How to Predict Successful Business Mergers & Acquisitions

Mergers and acquisitions (M&A’s) are an important part of our business landscape. In America, about 10,000 of them occur each year. While organizations celebrate these acquisitions, their excitement may be short-lived as statistics reveal that most are doomed to fail. So is there a way for organizations to ensure success as they merge with another?

The Big Picture

Globally, there were about 30,000 M&A’s in 2011. In the United States alone, the volume of M&A activity was 9,923 transactions (2011). These acquisitions were valued at $1.59 trillion (Weber, Oberg & Tarba). This data demonstrates that the ability to predict M&A success is a significant issue.

However, while M&A’s are a popular strategy, they are often unsuccessful. Research studies show that 50% of M&A’s fail (Weber, Oberg & Tarba) and some believe that the failure rate is as high as 70%-90% (Christenson, Alton, Rising & Waldeck). This means that organizations need to become adept at recognizing the key issues which will foster M&A success.M&A Success

Figure 1 outlines 12 factors which have been found to influence M&A success or failure.  However, one of the factors on this list predict M&A success with an accuracy of 96%! What is this key factor?

The answer is culture.

Organizational culture compatibility is a huge determinant in the success of an M&A. This supports Peter Druckers famous statement that “culture eats strategy for lunch”. The greatest strategy can be derailed by a team that is not aligned.

Research by Cameron and Quinn reveals that 96 percent of the time, successful mergers and acquisitions can be accurately predicted based solely on cultural match As the old adage notes, a house divided cannot stand.

I utilize Cameron & Quinn’s research to conduct cultural assessments which help clients understand their cultural norms. It also provides a blueprint to develop healthy and aligned cultures. As the above research highlights, the insights from this process can also reveal whether the merging cultures are best described as a house divided or one that can be unified.

The importance of culture is a valuable insight for those involved in M&A’s. Investors, bankers, entrepreneurs and business owners can all benefit from the cultural assessment tool as it helps avoid some of the pitfalls involved in failed M&A’s. Please contact me if you would like to explore how this tool can help your organization.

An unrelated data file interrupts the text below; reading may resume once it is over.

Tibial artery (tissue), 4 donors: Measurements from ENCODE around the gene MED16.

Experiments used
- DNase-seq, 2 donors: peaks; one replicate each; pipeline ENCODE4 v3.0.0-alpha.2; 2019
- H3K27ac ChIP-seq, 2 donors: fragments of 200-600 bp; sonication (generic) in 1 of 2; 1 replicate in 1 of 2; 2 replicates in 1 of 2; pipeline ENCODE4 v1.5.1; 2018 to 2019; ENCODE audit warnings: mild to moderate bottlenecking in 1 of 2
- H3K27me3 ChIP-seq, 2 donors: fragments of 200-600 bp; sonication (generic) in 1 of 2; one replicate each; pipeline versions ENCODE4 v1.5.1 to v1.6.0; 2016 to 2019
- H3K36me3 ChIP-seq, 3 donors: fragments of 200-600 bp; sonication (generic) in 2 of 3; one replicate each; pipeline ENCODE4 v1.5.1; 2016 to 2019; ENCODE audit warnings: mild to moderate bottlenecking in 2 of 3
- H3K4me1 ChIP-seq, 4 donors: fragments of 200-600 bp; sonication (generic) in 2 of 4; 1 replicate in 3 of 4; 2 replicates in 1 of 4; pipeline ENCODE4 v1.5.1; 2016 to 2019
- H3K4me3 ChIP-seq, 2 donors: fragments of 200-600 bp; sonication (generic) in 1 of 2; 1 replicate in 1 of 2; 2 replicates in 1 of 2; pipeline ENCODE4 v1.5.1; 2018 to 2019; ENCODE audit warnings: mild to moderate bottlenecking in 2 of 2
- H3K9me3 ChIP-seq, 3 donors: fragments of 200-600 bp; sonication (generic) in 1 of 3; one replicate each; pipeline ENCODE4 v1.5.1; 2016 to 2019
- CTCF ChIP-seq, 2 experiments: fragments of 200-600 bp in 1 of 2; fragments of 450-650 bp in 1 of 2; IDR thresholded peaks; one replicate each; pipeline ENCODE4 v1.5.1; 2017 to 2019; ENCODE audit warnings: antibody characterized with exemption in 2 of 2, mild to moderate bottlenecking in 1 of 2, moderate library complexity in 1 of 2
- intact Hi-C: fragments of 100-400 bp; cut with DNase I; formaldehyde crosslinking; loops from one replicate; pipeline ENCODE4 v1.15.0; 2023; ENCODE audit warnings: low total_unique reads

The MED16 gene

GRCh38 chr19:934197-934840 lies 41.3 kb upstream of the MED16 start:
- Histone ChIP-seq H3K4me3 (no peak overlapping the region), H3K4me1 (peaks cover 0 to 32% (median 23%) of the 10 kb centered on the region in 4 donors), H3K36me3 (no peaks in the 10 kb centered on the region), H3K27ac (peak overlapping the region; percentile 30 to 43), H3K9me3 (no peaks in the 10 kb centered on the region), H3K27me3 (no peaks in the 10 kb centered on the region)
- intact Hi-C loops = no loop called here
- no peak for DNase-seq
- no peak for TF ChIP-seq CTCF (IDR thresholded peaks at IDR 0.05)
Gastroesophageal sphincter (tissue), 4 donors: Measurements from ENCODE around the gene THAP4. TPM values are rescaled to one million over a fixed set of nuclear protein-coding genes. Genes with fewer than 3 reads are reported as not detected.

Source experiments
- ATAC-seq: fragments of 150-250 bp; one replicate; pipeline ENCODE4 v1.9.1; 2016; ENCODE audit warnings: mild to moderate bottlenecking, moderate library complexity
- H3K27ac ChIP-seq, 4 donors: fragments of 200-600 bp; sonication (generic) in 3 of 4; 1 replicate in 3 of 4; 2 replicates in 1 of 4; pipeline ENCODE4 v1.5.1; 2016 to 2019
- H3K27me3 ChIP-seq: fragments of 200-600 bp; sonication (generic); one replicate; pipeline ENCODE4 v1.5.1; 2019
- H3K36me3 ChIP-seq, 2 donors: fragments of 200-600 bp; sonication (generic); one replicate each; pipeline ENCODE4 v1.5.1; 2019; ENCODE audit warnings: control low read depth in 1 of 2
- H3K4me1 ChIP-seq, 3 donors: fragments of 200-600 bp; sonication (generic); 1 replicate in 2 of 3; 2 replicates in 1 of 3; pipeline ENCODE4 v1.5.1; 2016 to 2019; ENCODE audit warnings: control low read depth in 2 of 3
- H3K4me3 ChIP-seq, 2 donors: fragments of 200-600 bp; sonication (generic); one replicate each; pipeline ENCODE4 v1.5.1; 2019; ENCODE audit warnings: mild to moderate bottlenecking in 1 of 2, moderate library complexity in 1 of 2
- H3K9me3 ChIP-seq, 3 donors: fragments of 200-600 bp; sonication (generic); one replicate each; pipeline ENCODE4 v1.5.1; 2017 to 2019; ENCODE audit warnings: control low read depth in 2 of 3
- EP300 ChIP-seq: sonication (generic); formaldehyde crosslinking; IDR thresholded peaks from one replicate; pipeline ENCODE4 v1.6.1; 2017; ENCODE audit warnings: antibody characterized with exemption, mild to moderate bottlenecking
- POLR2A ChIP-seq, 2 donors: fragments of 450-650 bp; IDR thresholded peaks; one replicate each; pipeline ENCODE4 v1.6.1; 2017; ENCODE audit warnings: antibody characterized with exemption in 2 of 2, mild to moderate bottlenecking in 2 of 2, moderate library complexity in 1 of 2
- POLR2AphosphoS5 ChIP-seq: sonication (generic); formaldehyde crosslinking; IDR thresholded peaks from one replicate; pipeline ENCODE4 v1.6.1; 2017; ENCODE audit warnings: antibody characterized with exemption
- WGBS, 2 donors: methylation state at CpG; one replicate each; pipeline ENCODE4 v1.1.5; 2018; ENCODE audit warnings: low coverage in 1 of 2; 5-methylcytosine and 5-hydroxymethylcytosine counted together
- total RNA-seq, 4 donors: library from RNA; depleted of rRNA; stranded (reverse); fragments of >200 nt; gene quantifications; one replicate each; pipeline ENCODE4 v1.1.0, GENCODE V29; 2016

Head Shot

Dr. Jeff Suderman is an organizational culture specialist, consultant and professor who works in the field of organizational development. He partners with clients to improve culture, leadership, teamwork, organizational alignment, strategy and organizational future-readiness. He resides in Palm Desert, California. Twitter: @jlsuderman

Reference

Cameron, K.S,  Quinn, R.E. (2011). The Competing Values Culture Assessment.

Clayton M. Christensen, Richard Alton, Curtis Rising, and Andrew Waldeck The Big Idea: The New M&A Playbook. Harvard Business Review. (MARCH 2011 ISSUE https://hbr.org/2011/03/the-big-idea-the-new-ma-playbook

Straub, Thomas (2007). Reasons for frequent failure in Mergers and Acquisitions: A comprehensive analysis. Wiesbaden: Deutscher Universitäts-Verlag (DUV), Gabler Edition Wissenschaft.

Yaakov WeberChristina ObergShlomo Tarba (YEAR).  Comprehensive Guide to Mergers & Acquisitions, A: Managing the Critical Success Factors Across Every Stage of the M&A . Published Dec 19, 2013 by FT Press. Process . http://www.ftpress.com/articles/article.aspx?p=2164982

Are you Do–>Think or Think–>Do?

The ability to understand the unique ways people think, act and learn allows us to be more effective in our work and personal lives. As I consult, one of my favorite filters to help me do this is determining whether people demonstrate a preference for thoughtfulness or for action. I have dubbed this the ‘do–>think or think –>do’ test.
This concept was developed while listening to a presentation by Robert Moran (Brunswick Group or @robertpmoran). As he discussed an organizations strategy, he used think/do or do/think to define the two strategic options of the company. I have borrowed and extended this principle as it also applies to human and organizational behavior.